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A phylogenomic analysis of Culicomorpha (Diptera) resolves the relationships among the eight constituent families
- NARAYANAN KUTTY, SUJATHA, WONG, WING HING, MEUSEMANN, KAREN, MEIER, RUDOLF, CRANSTON, PETER S.
- Systematic entomology 2018 v.43 no.3 pp. 434-446
- Ceratopogonidae, Chaoboridae, Chironomidae, Corethrellidae, Culicidae, Simuliidae, amino acids, data collection, genes, loci, monophyly, transcriptomics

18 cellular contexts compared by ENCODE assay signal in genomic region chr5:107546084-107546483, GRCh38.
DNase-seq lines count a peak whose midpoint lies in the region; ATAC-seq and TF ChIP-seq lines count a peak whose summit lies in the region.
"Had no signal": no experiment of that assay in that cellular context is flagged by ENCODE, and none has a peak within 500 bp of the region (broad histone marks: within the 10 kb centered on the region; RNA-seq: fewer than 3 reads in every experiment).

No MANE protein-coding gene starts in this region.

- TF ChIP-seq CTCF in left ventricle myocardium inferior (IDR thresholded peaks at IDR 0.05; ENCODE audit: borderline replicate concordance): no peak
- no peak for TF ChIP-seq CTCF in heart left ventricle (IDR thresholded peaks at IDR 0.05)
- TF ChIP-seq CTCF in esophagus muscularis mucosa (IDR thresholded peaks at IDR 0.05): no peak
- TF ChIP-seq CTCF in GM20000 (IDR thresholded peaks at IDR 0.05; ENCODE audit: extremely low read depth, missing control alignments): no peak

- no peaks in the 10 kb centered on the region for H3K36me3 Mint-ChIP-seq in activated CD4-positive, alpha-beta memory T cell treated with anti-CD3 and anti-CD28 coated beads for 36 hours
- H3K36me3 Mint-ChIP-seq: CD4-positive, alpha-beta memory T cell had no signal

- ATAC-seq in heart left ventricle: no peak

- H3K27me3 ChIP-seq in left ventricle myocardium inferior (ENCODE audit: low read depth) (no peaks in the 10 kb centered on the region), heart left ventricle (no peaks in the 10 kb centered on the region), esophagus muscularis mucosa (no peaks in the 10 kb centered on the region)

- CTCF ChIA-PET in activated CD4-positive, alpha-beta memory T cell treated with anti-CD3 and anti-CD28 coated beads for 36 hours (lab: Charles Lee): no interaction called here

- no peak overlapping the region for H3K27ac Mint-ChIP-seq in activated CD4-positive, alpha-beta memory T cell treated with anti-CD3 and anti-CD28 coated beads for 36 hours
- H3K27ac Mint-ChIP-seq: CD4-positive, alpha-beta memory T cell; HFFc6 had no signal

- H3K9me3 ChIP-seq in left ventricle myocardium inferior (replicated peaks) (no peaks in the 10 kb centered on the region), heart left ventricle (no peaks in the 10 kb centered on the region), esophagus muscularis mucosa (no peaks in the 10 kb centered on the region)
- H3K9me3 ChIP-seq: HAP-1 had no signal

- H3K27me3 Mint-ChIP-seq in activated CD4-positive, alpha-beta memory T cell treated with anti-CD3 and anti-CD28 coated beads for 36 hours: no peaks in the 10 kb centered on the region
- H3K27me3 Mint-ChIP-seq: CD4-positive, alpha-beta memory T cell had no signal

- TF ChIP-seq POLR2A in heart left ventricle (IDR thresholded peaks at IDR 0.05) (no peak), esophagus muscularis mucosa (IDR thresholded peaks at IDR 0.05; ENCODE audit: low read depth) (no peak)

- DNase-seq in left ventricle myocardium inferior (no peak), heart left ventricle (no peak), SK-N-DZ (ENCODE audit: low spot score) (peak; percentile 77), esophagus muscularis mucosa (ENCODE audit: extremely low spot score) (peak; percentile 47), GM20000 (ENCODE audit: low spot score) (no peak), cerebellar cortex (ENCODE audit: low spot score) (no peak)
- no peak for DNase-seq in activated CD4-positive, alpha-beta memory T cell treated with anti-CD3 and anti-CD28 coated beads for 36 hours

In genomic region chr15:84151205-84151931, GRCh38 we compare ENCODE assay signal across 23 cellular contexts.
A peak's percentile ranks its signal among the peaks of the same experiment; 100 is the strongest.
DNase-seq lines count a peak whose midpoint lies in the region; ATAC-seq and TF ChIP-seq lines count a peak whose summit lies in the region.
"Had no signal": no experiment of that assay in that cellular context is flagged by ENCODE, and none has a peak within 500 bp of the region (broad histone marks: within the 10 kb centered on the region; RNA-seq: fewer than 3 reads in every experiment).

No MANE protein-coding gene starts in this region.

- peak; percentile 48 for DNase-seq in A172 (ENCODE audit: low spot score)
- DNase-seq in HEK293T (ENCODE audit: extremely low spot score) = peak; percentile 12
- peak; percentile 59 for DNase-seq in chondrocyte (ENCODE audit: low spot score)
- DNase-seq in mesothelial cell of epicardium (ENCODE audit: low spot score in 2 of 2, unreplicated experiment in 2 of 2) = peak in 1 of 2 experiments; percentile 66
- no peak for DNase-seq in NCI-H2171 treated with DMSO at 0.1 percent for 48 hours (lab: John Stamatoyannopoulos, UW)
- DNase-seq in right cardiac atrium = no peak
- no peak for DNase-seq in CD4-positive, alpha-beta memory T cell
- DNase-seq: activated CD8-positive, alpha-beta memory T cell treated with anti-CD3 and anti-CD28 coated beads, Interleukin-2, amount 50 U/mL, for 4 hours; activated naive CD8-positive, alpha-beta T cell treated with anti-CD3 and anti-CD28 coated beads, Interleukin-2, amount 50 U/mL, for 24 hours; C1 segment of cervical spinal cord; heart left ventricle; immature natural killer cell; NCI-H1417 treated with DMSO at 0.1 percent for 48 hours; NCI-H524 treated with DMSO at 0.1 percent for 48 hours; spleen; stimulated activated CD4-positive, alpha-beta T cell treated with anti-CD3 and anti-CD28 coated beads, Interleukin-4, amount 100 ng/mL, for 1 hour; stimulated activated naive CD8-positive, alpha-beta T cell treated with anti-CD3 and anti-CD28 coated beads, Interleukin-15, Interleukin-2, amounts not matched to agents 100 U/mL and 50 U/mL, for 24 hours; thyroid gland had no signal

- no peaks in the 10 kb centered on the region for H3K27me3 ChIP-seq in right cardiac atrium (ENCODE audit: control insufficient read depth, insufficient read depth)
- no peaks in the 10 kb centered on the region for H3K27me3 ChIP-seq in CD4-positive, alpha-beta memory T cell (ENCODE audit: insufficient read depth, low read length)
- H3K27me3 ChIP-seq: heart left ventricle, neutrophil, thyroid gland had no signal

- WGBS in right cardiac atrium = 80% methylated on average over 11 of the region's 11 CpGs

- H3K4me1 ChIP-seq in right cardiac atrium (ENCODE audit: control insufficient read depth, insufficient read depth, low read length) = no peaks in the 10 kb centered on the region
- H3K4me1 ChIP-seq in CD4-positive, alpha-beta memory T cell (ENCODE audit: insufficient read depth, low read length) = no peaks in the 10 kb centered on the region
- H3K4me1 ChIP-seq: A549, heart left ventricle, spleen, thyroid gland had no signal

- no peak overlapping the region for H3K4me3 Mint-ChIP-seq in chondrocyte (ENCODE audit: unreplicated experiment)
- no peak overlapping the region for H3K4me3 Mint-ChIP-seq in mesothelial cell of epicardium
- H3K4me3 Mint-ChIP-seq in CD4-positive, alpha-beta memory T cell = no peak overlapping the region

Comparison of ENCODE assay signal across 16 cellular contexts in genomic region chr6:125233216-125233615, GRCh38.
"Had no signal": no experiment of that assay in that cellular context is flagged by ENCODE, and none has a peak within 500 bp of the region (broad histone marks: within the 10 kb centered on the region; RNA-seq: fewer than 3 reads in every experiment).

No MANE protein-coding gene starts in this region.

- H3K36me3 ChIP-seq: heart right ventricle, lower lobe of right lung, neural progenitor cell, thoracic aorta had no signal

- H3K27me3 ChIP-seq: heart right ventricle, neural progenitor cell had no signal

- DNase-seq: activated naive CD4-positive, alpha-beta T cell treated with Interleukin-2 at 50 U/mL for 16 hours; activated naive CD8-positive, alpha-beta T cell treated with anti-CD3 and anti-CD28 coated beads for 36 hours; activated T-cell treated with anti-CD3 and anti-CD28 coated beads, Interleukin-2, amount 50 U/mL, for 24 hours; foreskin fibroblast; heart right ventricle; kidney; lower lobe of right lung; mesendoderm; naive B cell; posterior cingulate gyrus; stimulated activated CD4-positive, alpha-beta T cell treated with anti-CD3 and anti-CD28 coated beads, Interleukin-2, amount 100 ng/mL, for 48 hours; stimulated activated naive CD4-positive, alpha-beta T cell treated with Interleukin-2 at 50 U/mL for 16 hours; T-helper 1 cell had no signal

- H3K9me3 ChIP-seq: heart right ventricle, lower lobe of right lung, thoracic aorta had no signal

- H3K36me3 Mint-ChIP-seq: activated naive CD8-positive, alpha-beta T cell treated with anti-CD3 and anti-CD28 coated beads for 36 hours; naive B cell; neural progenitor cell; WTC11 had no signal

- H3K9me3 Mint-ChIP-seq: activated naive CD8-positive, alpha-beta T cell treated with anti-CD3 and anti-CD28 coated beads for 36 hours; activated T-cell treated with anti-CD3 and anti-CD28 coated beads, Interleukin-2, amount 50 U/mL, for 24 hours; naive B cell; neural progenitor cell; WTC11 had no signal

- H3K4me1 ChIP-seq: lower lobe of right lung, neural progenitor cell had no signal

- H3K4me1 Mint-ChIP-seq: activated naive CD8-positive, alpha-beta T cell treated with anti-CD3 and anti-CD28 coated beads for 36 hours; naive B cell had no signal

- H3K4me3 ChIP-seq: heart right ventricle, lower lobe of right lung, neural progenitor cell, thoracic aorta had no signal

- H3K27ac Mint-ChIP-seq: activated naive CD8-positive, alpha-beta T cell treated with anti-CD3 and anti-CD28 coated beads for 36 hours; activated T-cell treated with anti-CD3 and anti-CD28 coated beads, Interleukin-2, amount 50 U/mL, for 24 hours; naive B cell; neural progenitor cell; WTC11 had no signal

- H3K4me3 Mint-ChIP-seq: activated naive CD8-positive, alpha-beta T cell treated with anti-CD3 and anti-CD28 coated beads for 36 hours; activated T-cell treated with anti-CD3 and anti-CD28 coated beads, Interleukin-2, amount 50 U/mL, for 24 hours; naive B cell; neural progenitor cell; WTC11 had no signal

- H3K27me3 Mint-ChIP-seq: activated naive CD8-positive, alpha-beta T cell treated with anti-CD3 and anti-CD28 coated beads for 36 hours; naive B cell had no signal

- Culicomorpha is a particularly species‐rich clade within Diptera (true flies) that comprises c. 10% of the described diversity, including many medically important flies. Morphological studies – even when all life stages are included – yield relationships different from those derived from molecular data, notably with regard to the position of Chironomidae. Congruence amongst molecular studies has been weak due to limitations in gene‐ and family‐level taxon coverage. Here we use a whole‐transcriptome shotgun phylogenomic approach to clarify the relationships among all families of Culicomorpha. The dataset comprised 30 species (27 ingroup) and 364 888 amino acid residues for 1233 single‐copy protein‐encoding genes. Likelihood and parsimony analyses produce robust and highly congruent phylogenetic trees, with only one node in conflict. The superfamily Culicoidea is well supported and comprises Dixidae + [Corethrellidae + (Chaoboridae + Culicidae)]. As suggested previously, Chironomoidea is not monophyletic. The well supported Thaumaleidae + Simuliidae is sister group to Culicoidea, with the weakly supported Chironomidae + Ceratopogonidae probably being the sister group of all remaining Culicomorpha. We used random addition concatenation analysis (RADICAL) and four‐cluster likelihood mapping (FcLM) to assess the strengths of nodal support. The sister‐group relationship between Chironomidae + Ceratopogonidae is consistent with the FcLM results but support for this relationship emerges only when 1150 of the 1233 loci are analysed. We discuss briefly nodes that remain poorly supported even with thousands of genes and mention problems with vouchering in transcriptomic studies.